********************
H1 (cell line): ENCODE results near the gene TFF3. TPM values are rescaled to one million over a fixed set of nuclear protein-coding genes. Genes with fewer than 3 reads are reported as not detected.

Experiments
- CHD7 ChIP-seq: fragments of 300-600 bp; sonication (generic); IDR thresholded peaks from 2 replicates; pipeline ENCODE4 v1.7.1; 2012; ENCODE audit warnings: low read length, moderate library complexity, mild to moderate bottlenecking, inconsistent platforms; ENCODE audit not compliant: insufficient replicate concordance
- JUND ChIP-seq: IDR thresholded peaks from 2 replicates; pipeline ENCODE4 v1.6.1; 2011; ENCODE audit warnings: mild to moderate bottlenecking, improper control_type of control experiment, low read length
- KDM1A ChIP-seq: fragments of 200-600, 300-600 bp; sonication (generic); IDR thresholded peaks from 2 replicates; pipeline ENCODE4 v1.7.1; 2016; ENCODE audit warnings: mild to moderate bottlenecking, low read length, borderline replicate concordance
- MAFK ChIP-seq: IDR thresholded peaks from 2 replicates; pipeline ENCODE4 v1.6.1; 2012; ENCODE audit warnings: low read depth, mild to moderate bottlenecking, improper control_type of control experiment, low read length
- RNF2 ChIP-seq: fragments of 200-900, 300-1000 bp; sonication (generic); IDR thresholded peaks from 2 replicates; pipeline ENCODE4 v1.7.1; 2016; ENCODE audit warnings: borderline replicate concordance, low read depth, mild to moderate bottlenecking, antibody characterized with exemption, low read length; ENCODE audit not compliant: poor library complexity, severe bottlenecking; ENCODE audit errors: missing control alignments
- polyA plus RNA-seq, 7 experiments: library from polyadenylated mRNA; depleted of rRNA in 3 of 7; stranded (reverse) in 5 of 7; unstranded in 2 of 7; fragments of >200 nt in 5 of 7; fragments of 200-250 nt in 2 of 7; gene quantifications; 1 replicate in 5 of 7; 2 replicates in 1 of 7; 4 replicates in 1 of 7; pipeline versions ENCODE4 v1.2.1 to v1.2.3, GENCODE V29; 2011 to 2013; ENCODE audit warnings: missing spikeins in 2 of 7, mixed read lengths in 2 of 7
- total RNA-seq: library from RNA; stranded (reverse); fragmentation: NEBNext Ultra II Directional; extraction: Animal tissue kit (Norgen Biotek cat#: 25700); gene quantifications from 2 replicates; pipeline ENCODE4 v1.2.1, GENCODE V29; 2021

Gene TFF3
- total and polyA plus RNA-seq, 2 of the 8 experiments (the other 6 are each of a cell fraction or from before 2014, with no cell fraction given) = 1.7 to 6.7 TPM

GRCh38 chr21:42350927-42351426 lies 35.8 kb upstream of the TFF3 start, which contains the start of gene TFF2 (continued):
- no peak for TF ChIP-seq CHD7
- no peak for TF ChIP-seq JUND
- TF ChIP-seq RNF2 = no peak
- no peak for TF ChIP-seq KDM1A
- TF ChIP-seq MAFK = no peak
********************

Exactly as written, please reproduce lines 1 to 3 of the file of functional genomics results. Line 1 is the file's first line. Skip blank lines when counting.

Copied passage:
H1 (cell line): ENCODE results near the gene TFF3. TPM values are rescaled to one million over a fixed set of nuclear protein-coding genes. Genes with fewer than 3 reads are reported as not detected.

Experiments
- CHD7 ChIP-seq: fragments of 300-600 bp; sonication (generic); IDR thresholded peaks from 2 replicates; pipeline ENCODE4 v1.7.1; 2012; ENCODE audit warnings: low read length, moderate library complexity, mild to moderate bottlenecking, inconsistent platforms; ENCODE audit not compliant: insufficient replicate concordance